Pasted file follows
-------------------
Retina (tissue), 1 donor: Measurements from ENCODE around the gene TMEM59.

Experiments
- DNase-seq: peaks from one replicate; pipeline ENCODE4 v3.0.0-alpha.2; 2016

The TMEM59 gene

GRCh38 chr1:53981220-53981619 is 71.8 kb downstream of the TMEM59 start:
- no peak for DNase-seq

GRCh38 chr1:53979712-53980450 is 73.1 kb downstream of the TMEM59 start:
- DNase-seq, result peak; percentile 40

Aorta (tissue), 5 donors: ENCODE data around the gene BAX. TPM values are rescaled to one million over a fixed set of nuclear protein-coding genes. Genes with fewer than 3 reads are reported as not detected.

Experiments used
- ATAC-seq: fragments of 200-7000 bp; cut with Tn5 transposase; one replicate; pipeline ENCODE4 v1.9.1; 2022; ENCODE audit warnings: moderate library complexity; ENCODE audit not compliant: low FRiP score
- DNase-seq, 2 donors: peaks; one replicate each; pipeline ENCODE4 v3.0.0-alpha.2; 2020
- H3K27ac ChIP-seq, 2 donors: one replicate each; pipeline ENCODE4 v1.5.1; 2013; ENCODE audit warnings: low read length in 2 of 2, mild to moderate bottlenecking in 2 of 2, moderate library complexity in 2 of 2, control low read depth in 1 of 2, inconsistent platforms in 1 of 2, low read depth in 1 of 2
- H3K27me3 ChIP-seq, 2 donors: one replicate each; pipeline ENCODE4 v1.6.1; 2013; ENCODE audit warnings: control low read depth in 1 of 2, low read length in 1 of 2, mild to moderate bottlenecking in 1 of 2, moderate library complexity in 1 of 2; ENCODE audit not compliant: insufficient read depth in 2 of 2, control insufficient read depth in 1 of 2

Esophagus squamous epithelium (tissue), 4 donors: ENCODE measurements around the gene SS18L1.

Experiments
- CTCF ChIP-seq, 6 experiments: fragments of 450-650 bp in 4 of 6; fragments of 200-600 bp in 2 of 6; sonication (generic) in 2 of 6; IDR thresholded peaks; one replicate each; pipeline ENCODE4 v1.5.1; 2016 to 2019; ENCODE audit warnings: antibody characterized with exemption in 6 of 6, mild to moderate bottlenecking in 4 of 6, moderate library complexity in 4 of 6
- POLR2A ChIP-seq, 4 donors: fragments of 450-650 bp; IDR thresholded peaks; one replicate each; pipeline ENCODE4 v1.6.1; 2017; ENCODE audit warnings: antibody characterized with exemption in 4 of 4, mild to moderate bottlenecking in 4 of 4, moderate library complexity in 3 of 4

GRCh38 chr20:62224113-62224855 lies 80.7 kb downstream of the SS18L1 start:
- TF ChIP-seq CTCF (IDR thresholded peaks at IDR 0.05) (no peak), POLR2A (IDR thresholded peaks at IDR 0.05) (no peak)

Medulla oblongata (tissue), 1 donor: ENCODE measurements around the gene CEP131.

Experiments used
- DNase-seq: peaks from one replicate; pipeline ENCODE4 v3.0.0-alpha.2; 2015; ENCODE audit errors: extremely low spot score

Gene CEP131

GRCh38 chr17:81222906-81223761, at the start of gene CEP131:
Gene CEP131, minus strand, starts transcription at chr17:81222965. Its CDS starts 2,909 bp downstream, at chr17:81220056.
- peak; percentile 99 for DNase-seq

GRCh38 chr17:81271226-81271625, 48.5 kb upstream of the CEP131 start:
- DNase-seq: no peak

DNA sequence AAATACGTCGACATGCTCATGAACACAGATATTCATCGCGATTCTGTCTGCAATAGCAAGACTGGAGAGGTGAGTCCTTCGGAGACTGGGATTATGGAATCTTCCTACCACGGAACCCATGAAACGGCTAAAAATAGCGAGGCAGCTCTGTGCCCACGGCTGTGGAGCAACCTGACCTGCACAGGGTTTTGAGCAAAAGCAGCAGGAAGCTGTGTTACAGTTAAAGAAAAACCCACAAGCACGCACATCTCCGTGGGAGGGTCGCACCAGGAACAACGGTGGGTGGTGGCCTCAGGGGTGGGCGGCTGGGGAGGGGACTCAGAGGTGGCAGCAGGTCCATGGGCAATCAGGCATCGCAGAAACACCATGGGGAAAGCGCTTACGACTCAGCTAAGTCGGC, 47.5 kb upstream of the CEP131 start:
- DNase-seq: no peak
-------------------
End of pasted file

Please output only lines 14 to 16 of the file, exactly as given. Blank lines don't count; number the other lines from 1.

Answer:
- H3K27me3 ChIP-seq, 2 donors: one replicate each; pipeline ENCODE4 v1.6.1; 2013; ENCODE audit warnings: control low read depth in 1 of 2, low read length in 1 of 2, mild to moderate bottlenecking in 1 of 2, moderate library complexity in 1 of 2; ENCODE audit not compliant: insufficient read depth in 2 of 2, control insufficient read depth in 1 of 2

Esophagus squamous epithelium (tissue), 4 donors: ENCODE measurements around the gene SS18L1.

Experiments